Japan disaster: Supply shortages 'in three months'
Details are emerging of manufacturers facing disruption to their supply chain due to the earthquake in Japan.
Apple may have problems sourcing parts for its new iPad 2, analysts' research suggests.
Sony Ericsson has said that it would face similar problems with its mobile phones.
But supply shortages are likely to hit hard only in about three months, according Malcolm Penn, chief executive of research firm Future Horizons.
"This will start to bite home in a few weeks' time when the first shortages start to appear, and hit hard even further in about three months' time when the production that isn't being made today should have been coming online," he told the BBC.
Batteries and LCDs
Among the iPad parts threatened are its flash memory - used for audio and video storage - and its super-thin battery, which is produced exclusively by Apple Japan, according to a report by IHS iSuppli.
"Logistical disruptions may mean that Apple could have difficulties obtaining this battery, and it may not be able to secure supply from an external, non-Japanese source," said the research group.
Affected iPad components may also include an in-built compass, DRAM memory and the glass overlaying the its touchscreen.
Apple has not commented on the report.
Other computer-makers may be hit by shortages of laptop batteries after Sony shut down five of its six factories in Japan.
Liquid crystal displays used in mobile phones and satellite navigation may also be in short supply.
Toshiba has shut one of its two LCD plants to recalibrate sensitive equipment knocked out of kilter by the earthquake, as has Hitachi with its Tokyo factory because of damage and power cuts.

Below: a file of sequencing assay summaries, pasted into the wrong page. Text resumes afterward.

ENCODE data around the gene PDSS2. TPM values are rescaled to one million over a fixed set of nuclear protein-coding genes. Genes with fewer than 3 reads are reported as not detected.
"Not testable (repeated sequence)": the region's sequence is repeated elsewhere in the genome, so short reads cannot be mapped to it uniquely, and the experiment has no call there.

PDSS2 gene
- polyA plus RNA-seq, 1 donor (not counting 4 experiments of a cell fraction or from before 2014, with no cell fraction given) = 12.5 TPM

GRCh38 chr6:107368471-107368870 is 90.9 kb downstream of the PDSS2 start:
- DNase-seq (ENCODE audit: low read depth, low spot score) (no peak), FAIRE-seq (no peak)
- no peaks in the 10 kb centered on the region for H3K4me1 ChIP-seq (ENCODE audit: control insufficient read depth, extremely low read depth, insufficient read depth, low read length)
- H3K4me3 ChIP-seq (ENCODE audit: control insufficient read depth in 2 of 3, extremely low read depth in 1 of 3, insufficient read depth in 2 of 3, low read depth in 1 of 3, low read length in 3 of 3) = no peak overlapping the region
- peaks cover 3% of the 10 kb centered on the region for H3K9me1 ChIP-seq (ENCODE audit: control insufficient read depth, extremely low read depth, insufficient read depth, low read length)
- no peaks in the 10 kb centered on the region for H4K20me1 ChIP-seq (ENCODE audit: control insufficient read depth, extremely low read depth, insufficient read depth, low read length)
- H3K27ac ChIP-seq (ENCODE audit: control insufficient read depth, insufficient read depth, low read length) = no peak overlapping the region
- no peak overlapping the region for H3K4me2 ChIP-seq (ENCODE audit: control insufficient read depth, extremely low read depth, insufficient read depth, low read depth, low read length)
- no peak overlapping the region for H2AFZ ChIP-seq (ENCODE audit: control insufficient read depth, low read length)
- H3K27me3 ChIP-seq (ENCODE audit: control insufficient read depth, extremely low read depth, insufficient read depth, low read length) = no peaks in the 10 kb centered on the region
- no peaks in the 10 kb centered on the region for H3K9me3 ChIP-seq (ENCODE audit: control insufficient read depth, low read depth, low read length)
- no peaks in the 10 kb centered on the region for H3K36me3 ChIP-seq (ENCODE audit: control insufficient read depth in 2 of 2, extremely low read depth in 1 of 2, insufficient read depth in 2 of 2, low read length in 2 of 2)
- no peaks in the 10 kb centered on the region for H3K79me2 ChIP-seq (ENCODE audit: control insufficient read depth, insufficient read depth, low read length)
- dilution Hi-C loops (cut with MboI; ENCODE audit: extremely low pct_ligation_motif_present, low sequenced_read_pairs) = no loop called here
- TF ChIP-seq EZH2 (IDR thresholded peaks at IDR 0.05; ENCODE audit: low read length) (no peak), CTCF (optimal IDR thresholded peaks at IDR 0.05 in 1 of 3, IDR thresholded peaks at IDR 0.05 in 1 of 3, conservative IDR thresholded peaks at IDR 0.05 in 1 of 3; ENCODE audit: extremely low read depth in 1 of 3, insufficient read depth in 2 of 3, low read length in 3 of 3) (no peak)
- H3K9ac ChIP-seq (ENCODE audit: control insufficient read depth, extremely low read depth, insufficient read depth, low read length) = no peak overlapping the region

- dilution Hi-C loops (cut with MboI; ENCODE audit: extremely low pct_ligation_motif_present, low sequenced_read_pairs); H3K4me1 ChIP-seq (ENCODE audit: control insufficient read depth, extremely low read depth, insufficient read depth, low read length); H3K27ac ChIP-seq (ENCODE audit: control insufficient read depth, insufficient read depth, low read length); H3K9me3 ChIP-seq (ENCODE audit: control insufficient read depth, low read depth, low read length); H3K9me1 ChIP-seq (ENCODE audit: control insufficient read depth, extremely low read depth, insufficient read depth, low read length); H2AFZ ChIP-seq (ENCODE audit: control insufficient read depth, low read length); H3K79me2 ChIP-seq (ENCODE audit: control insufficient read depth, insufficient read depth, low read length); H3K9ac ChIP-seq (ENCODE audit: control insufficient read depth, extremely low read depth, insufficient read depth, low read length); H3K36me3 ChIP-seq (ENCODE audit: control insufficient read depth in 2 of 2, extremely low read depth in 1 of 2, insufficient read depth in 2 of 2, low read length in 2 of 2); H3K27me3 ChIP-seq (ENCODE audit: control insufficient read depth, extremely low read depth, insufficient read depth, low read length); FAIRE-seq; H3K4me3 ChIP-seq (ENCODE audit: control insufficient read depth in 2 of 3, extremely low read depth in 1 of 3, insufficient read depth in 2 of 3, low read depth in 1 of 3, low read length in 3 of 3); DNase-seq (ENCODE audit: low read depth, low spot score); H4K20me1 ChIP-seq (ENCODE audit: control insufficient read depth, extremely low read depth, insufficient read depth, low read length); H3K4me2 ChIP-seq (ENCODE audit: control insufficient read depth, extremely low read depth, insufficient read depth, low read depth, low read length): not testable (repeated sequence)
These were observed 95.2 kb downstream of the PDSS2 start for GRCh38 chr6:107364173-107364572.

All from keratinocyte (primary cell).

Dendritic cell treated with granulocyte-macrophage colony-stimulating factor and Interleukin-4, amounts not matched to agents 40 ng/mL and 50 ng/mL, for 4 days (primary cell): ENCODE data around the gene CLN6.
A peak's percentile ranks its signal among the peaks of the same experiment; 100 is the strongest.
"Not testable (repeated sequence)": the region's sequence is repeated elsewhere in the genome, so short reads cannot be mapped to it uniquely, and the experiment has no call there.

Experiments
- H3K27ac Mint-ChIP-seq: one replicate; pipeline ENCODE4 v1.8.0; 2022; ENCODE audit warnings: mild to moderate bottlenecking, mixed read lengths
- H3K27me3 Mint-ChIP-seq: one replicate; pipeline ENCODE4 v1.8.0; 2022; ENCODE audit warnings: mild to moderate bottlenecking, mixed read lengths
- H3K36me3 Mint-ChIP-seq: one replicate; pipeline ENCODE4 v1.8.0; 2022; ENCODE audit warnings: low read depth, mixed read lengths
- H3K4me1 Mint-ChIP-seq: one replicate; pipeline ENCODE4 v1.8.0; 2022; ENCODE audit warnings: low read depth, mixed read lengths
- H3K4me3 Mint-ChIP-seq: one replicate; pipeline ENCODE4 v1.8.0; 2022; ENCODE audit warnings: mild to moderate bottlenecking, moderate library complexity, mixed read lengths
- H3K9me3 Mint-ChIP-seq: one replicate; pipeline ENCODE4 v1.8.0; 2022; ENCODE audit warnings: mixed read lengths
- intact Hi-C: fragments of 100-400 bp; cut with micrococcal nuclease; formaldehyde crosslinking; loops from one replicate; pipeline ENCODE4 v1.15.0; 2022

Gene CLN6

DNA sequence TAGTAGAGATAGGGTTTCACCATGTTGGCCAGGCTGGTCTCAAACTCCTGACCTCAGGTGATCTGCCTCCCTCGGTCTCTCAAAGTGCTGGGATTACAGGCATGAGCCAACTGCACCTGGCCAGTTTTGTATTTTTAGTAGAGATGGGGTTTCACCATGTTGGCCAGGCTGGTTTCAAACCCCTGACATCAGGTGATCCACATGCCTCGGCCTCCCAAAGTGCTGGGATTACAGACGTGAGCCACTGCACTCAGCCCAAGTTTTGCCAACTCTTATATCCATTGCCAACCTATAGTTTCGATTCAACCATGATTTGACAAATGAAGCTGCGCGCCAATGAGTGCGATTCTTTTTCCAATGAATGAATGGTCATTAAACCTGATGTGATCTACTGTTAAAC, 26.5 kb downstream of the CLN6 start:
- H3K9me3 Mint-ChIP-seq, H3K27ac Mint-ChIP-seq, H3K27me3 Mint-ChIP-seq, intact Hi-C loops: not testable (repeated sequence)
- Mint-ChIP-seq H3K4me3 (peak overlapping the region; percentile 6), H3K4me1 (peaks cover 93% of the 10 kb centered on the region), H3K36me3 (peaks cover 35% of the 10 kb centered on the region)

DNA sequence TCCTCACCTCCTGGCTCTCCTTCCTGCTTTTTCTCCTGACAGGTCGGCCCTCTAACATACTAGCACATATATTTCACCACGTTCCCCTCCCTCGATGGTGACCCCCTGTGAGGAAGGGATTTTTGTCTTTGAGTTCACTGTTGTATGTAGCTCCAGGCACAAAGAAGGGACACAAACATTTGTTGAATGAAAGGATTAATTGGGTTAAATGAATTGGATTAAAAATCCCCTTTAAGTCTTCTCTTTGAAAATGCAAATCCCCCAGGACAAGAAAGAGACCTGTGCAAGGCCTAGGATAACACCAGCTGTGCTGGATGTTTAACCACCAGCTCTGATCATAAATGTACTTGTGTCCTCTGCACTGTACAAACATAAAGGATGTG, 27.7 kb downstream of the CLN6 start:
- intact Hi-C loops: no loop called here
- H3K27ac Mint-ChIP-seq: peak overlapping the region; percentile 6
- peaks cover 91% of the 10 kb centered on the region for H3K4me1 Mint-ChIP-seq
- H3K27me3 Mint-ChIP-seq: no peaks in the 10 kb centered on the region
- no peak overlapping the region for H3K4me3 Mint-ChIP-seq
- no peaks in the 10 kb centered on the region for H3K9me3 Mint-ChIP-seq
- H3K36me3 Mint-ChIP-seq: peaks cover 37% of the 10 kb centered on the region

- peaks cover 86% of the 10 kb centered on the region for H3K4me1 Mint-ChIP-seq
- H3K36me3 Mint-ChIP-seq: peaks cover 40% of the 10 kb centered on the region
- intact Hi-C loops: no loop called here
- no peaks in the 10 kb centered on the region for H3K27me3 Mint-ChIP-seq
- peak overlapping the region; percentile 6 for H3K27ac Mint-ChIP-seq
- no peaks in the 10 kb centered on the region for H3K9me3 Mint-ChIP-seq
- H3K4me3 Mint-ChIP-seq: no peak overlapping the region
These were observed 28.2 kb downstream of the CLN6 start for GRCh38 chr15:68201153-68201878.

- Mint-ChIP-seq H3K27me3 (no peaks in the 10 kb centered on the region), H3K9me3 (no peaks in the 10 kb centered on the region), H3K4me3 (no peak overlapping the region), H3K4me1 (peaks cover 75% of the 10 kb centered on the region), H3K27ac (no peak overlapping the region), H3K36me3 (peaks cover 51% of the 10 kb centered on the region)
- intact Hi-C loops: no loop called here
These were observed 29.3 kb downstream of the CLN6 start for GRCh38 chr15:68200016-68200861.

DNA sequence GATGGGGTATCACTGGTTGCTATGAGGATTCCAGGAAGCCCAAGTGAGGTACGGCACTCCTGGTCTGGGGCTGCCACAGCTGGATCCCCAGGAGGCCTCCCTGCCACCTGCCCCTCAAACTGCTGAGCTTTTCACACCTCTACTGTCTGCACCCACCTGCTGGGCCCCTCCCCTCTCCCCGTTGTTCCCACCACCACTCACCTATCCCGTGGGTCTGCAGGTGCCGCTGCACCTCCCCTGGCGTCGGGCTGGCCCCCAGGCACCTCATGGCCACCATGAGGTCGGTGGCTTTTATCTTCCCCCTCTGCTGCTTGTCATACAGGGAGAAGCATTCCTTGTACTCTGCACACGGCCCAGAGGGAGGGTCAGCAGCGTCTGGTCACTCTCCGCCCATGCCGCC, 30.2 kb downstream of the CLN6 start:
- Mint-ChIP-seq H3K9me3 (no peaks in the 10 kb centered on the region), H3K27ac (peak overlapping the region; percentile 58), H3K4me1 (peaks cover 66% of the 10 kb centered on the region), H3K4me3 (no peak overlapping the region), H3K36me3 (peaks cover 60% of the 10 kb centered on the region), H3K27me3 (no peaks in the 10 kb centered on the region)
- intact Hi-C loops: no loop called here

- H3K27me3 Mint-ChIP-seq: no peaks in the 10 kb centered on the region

"In the short term, there won't be much impact," said chief executive Yang Yuanqing of Lenovo. "We are more worried about the impact in the next quarter."
The Chinese computer maker was not the only tech firm to indicate likely problems ahead.
"Although the full impact of the current situation on our business will take additional time to assess, Sony Ericsson anticipates disruption to its supply chain operations," said the Swedish-Japanese joint venture in a statement.
Meanwhile, the car industry also faces problems.
General Motors shut production at a truck plant in the US state of Louisiana on Thursday because of shortages, although research suggests the impact on carmakers may be limited.
The US firm is the only carmaker outside Japan to have halted production so far, but said it had enough completed vehicles to meet two months of supply.
Further problems are likely to emerge in the industry, according to research by Nomura.
Nissan is likely to be hardest hit, said the Japanese investment bank, as a factory it owns in the earthquake zone supplies 12% of its engines.
Problems at the company are likely to spill over to Renault, because of the close business relationship between the two.
Honda extended the suspension of operations at two of its car plants and one motorcycle factory for a further three days to 23 March.
However, Nomura said that the sharp sell-off in many car stocks earlier in the week had been "overdone".
Although BMW, Daimler Peugeot, Fiat and Volkswagen were all identified as being affected, Nomura expected the impact on earnings to be as little as 3%.
Meanwhile, Boeing's Dreamliner is likely to be hit by yet more delays.
Jamco, which puts together the plane's galleys in north-west Japan before shipping them out via Yokohama, said that while production facilities were sound, deliveries would be disrupted by fuel shortages.